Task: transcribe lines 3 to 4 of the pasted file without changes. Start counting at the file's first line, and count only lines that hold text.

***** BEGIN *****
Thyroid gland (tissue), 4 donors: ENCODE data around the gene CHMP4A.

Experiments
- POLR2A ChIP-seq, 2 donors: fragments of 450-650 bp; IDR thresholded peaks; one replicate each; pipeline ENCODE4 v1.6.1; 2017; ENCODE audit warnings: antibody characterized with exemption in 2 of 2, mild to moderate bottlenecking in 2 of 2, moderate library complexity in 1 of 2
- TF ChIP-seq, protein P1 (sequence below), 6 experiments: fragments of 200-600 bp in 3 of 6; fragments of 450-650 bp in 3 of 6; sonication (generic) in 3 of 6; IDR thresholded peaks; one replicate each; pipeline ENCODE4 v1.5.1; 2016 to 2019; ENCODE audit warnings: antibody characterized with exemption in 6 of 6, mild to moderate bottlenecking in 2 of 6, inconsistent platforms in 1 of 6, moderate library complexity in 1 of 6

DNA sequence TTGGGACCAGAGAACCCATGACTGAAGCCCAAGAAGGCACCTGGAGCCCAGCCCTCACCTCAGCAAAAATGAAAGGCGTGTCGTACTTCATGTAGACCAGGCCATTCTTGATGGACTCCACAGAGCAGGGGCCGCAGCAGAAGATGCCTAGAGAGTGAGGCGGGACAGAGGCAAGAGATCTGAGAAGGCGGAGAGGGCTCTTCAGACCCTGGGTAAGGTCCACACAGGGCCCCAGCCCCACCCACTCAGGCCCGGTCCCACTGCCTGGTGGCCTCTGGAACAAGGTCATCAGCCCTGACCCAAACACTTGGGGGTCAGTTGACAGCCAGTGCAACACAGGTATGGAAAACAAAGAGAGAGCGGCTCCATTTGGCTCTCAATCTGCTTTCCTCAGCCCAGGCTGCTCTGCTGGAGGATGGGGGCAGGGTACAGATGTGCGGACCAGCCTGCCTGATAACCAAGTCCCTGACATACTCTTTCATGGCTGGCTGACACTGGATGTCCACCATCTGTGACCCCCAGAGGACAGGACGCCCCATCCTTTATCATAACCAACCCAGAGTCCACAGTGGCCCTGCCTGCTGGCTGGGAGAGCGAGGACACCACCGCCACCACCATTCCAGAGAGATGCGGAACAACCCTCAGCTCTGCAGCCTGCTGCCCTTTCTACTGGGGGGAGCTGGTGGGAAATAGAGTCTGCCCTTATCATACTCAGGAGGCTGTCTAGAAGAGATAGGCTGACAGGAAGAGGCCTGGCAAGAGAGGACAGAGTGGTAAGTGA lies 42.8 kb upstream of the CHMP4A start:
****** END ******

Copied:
- POLR2A ChIP-seq, 2 donors: fragments of 450-650 bp; IDR thresholded peaks; one replicate each; pipeline ENCODE4 v1.6.1; 2017; ENCODE audit warnings: antibody characterized with exemption in 2 of 2, mild to moderate bottlenecking in 2 of 2, moderate library complexity in 1 of 2
- TF ChIP-seq, protein P1 (sequence below), 6 experiments: fragments of 200-600 bp in 3 of 6; fragments of 450-650 bp in 3 of 6; sonication (generic) in 3 of 6; IDR thresholded peaks; one replicate each; pipeline ENCODE4 v1.5.1; 2016 to 2019; ENCODE audit warnings: antibody characterized with exemption in 6 of 6, mild to moderate bottlenecking in 2 of 6, inconsistent platforms in 1 of 6, moderate library complexity in 1 of 6